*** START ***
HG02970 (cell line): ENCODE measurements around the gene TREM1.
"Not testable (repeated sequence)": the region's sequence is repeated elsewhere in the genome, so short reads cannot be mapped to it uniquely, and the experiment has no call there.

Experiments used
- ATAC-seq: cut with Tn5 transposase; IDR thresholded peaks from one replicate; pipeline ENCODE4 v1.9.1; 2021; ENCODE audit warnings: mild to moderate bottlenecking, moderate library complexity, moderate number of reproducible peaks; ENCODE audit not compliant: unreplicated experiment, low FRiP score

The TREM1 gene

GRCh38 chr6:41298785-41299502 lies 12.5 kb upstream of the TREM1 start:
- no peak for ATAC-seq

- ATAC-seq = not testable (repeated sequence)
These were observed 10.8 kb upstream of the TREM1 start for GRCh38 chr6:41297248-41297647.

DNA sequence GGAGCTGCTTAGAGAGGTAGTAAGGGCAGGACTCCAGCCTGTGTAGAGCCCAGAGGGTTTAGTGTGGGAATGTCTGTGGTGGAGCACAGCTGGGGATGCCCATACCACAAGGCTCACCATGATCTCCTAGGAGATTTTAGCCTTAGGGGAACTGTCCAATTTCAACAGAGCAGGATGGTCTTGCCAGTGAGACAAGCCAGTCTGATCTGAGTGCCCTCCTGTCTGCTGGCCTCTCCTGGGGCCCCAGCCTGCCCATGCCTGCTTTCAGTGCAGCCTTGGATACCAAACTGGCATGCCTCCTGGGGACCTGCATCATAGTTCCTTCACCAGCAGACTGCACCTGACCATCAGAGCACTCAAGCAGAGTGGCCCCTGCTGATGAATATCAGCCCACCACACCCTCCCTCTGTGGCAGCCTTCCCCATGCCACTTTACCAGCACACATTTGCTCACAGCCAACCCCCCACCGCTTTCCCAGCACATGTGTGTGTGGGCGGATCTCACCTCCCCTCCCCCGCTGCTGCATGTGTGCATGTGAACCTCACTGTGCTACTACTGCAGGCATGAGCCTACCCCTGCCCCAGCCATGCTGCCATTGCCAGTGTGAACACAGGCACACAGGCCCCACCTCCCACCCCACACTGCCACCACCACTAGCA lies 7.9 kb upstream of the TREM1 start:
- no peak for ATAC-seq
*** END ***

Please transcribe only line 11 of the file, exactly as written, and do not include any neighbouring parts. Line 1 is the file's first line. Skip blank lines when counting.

- no peak for ATAC-seq